The first in situ observation of the ram’s horn squid Spirula spirula turns “common knowledge” upside down
November 28, 2020

Authors: Lindsay, D.J., Hunt, J.C., McNeil, M., Beaman, R.J., Vecchione, M.

Year: 2020

Publication: The first in situ observation of the ram’s horn squid Spirula spirula turns “common knowledge” upside down. Diversity 12(12), 449. doi: 10.3390/d12120449


The ram’s horn squid Spirula spirula (Linnaeus, 1758) is the only extant cephalopod with an internal calcareous, chambered shell that is coiled, making it the sole living representative of the once speciose order Spirulida. As also supposed for its Cenozoic and Cretaceous ancestors, the function of the septate, many-chambered shell of Spirula has been considered as primarily for buoyancy. Behavioral observations of this species have been confined to those made in aquaria involving freshly net-caught specimens. Invariably, during those aquaria observations, the posterior end containing the open planispiral shell pointed towards the top of the tank, while the upward-oriented terminal fins moved with a rapid “waving or fluttering motion”, presumably attempting to keep the animal submerged. A large photophore is present between the two fins on the posterior end of the body, and this has been observed to emit a “pale, yellowish-green light” that can glow “uninterruptedly for hours”. We report here the first in situ observations of S. spirula in its natural habitat, illustrating the importance of such observations for a correct understanding of the ecology of deep-water organisms.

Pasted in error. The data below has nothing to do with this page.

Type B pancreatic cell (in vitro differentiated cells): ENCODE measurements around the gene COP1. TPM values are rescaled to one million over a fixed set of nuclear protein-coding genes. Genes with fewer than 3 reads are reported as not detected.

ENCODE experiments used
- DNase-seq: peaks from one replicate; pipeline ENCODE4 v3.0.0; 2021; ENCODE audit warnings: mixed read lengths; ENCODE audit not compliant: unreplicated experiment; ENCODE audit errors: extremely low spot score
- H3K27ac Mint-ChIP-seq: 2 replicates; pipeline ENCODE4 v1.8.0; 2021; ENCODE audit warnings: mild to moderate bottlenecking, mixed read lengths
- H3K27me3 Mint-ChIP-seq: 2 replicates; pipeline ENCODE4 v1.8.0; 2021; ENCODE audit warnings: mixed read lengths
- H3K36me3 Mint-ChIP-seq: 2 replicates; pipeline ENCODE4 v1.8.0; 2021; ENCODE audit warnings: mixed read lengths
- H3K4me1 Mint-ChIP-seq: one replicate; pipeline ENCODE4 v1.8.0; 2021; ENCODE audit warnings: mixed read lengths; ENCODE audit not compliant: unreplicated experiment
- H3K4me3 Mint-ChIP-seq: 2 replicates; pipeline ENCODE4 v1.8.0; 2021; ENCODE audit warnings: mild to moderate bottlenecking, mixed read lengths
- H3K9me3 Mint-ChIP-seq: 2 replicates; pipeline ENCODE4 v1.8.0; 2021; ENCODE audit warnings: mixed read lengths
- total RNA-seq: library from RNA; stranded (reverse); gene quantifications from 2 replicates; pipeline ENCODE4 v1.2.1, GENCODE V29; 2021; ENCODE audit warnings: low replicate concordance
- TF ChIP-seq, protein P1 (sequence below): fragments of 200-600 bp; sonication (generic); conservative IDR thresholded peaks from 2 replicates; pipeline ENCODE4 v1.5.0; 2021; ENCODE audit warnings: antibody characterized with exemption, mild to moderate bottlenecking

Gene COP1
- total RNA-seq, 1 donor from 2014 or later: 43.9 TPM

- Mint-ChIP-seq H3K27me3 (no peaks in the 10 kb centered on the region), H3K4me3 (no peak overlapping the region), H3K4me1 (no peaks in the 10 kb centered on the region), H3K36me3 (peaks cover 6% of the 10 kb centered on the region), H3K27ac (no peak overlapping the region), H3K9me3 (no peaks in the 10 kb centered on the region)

A single individual of S. spirula was observed between 837–860 m depth on 27 October 2020 during dive 402 of the remotely-operated vehicle (ROV) SuBastian (R/V Falkor Voyage FK200930, Leg 2, Schmidt Ocean Institute). The squid was first observed at 01:34:01 UTC (11:34:01 local time; 12.12960371° S, 143.97562933° E, 837 m), at a height of ~1100 m above the seafloor with a depth of 1941 m. The observed location lies generally within the entrance to Wreck Bay on the continental slope of the far northern Great Barrier Reef, Queensland Australia. Environmental parameters were recorded using a Sea-Bird SBE 49 FastCAT conductivity-temperature-depth meter (CTD) attached to the ROV and were as follows: Temperature 5.33 °C, salinity 34.44 and dissolved oxygen 4.1 ml/L (184.8 µM).

The squid appears on video for a total of 4 min 57 s and, when first encountered (i.e., as far away as can be seen in the video recording) and throughout most of the subsequent observations, it was oriented nearly vertically with its head upward.

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